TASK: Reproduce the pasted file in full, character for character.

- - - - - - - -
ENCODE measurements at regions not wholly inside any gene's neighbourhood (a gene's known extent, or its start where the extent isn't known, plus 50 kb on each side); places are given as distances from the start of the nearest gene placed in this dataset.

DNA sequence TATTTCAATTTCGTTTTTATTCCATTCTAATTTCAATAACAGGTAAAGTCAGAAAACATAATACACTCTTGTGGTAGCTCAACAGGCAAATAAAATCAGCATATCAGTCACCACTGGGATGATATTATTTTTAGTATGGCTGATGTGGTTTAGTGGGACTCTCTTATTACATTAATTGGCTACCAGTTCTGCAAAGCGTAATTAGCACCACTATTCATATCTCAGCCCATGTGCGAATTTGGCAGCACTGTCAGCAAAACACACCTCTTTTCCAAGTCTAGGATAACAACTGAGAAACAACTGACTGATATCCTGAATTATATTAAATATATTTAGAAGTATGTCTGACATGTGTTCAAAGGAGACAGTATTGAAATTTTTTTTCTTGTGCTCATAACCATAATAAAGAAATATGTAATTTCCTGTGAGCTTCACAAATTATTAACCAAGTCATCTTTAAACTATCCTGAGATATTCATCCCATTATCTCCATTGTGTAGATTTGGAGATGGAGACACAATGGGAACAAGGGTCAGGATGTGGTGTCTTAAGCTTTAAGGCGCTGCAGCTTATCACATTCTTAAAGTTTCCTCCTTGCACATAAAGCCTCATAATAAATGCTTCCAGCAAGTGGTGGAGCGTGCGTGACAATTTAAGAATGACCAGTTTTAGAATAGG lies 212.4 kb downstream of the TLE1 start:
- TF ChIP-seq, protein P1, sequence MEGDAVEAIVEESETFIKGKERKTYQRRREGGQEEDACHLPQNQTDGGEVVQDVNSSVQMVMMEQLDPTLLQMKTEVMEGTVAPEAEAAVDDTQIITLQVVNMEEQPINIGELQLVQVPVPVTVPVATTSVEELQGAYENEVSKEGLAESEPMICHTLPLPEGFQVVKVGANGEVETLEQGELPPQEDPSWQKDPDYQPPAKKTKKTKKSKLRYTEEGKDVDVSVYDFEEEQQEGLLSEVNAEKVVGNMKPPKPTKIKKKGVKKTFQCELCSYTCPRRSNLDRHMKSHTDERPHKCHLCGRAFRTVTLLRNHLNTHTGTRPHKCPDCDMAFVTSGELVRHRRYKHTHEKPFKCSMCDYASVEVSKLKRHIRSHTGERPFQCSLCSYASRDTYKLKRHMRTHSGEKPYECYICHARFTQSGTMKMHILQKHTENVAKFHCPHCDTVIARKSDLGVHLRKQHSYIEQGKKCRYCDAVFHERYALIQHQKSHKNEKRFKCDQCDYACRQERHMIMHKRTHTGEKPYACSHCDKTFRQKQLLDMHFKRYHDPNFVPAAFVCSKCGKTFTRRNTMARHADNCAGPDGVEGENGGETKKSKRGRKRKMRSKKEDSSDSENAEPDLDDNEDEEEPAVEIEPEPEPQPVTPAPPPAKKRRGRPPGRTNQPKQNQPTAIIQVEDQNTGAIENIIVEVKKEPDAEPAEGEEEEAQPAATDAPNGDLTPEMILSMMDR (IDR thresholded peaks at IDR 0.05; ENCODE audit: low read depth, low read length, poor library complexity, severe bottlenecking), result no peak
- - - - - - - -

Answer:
ENCODE measurements at regions not wholly inside any gene's neighbourhood (a gene's known extent, or its start where the extent isn't known, plus 50 kb on each side); places are given as distances from the start of the nearest gene placed in this dataset.

DNA sequence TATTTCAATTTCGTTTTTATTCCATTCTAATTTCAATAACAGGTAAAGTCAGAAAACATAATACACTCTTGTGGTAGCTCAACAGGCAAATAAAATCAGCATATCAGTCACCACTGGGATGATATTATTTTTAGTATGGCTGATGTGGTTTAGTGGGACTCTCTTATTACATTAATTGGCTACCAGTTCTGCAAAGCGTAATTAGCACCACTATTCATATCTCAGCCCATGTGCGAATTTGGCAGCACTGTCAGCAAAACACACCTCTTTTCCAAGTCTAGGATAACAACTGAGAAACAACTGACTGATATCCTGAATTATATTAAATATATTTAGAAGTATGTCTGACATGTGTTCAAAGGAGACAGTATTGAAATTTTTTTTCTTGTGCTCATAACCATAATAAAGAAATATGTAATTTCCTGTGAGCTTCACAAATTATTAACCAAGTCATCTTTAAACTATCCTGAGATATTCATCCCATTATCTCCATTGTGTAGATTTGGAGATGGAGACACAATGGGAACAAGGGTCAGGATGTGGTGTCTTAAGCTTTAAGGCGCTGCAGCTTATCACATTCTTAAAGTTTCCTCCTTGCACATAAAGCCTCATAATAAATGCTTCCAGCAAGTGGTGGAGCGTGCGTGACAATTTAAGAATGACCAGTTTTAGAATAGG lies 212.4 kb downstream of the TLE1 start:
- TF ChIP-seq, protein P1, sequence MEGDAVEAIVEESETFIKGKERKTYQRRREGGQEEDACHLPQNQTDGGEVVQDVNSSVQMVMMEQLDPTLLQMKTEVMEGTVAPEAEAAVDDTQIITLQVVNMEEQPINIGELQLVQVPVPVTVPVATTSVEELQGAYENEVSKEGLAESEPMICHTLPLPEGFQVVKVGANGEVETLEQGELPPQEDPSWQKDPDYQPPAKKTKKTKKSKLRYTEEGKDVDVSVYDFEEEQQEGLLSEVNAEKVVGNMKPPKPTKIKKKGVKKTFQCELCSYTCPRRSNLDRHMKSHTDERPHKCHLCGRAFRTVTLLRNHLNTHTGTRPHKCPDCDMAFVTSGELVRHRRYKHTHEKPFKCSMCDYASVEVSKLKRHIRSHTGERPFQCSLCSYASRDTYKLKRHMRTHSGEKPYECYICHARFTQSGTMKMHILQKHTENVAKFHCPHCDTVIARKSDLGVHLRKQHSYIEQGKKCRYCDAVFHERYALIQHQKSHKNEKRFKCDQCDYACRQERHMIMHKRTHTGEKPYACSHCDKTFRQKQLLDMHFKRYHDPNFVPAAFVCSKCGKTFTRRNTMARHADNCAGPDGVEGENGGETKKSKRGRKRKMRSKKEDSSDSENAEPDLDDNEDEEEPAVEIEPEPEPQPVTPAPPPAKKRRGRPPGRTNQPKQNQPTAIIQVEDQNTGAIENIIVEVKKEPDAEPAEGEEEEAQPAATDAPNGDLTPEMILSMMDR (IDR thresholded peaks at IDR 0.05; ENCODE audit: low read depth, low read length, poor library complexity, severe bottlenecking), result no peak